This is a printer friendly version of an article from www.rutlandherald.com
Article published Feb 25, 2006
An ugly snapshot of Miller
Editor's note: Rutland resident Marci Francis, a member of the U.S. National skeleton team, will file periodically from Turin, Italy during the Olympic Games.
Last night it was utter chaos at the "Irish Igloo," a bar in Sestriere, Italy, that is honored with the designation of being the official "U.S. Ski Team House."
It is a favorite hangout for the athletes and less-glam crowd, except for the Irish Team, who protest going there because being Irish doesn't qualify them as VIPs. No matter how many times they refer to the sign "Irish Igloo" above the door and point to the Irish flag on the jackets, they are still left to stand in line with the rest of us unlucky charms.
On this particular night, the line was longer than ever, and as I stood watching Tom Green interview a U.S. ski team member, none other than Bode Miller marched quickly out the door with a friend in tow. Not far from the bar now, Miller stood talking with the friend in the street. Promising my sisters a picture if I saw him, I decided to seize the opportunity.
Hoping to not draw attention to myself or Miller, I nonchalantly approached them and said, "Excuse me, would you mind? I promised my sisters that if I saw you I would get a picture with you."
Miller's friend, obviously on the defensive front-line of the Miller Madness, took my camera, and said "Sure, I'll take a picture of you" and was about to take a picture of just me, when Miller stopped him with his reply:
"Would I mind? Would I mind? Do you know how many (expletive) pictures I just took in there? That's all anybody wants is their picture with me. I must have taken at least a hundred pictures just now!"
By now, boisterous Bode had commanded a crowd. In an attempt to pacify the situation, I replied, "I know, I understand it must be tough, but I only asked for one picture."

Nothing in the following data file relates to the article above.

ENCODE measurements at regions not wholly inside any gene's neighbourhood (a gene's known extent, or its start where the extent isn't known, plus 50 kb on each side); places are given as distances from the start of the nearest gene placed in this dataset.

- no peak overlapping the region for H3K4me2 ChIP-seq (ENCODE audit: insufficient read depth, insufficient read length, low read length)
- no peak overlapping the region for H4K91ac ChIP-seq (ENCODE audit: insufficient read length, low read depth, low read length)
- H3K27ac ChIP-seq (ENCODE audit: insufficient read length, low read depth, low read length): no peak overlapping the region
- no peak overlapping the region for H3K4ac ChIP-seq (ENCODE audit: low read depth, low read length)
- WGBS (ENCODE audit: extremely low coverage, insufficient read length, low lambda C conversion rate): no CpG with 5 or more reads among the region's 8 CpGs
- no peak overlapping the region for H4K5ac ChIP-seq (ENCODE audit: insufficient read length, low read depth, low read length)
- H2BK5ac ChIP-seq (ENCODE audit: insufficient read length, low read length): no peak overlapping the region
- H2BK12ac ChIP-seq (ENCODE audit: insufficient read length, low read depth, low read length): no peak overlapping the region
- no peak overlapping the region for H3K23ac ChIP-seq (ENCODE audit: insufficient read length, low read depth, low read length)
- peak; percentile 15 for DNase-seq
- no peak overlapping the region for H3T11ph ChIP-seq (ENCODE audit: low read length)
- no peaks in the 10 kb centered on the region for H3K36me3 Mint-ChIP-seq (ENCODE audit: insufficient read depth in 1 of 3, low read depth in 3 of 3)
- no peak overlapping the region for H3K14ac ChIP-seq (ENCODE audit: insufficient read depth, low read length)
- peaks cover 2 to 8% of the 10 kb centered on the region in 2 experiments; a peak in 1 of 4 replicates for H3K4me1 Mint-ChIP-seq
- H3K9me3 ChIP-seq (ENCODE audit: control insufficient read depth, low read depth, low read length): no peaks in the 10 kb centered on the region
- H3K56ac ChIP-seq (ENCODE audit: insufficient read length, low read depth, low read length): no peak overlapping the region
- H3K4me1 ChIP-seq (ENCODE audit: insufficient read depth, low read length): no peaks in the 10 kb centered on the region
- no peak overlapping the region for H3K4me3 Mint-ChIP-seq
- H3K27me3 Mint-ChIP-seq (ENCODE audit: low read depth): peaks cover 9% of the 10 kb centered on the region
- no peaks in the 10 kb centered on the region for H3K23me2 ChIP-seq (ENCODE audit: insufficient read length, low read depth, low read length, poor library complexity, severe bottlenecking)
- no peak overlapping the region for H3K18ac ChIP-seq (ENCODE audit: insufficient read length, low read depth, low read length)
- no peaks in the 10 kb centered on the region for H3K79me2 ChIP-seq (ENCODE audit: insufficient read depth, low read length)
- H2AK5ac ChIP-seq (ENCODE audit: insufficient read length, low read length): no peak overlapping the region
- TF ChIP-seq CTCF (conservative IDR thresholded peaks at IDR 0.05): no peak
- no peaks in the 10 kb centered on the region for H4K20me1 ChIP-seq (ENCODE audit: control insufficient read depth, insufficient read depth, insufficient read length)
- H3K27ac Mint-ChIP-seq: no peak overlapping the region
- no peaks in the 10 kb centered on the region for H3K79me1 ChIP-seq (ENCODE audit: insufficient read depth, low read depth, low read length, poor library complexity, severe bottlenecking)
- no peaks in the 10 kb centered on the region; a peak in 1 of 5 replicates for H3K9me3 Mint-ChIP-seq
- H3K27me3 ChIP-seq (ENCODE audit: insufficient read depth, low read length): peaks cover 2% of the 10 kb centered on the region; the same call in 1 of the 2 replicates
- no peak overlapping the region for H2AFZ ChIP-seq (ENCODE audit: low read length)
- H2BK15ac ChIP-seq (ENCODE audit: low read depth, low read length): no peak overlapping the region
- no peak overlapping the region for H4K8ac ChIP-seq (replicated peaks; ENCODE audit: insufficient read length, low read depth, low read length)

Miller: "This sucks, I can't go anywhere without people hounding me for my picture. That's all everyone wants — just one picture. Do you know what I think? I think every picture people take of me takes a piece of my soul."
Trying not to laugh, I replied "Really." Instead of a picture, now I was getting "Deep Thoughts by Bode Miller", which I must admit got me thinking, too.
"You know, my husband was an Olympic medalist in speed skating, and he takes pictures with people all the time," I said, trying to find some common ground with Miller.
"Well, speed skating doesn't get one hundredth of the attention that we do," he replied sarcastically.
Wow, I thought to myself. He seems to be as good at math as he has been about performing during these Games.
"Actually, speed skating is very popular here in Europe," I said, a little bit defensive. "You know, I can't believe I wanted my picture with you to begin with."
As I took my camera and began to walk away, I cringed as a group of unsuspecting picture-seekers approached Miller with the same request.
Miller's tangent ensued. "Are you (expletive) crazy? No, I'm not taking a picture with you. I just told her I wouldn't take a picture, and she's cute!"
Determined to get the last word in, I turned and shouted back, "And American, you (expletive)."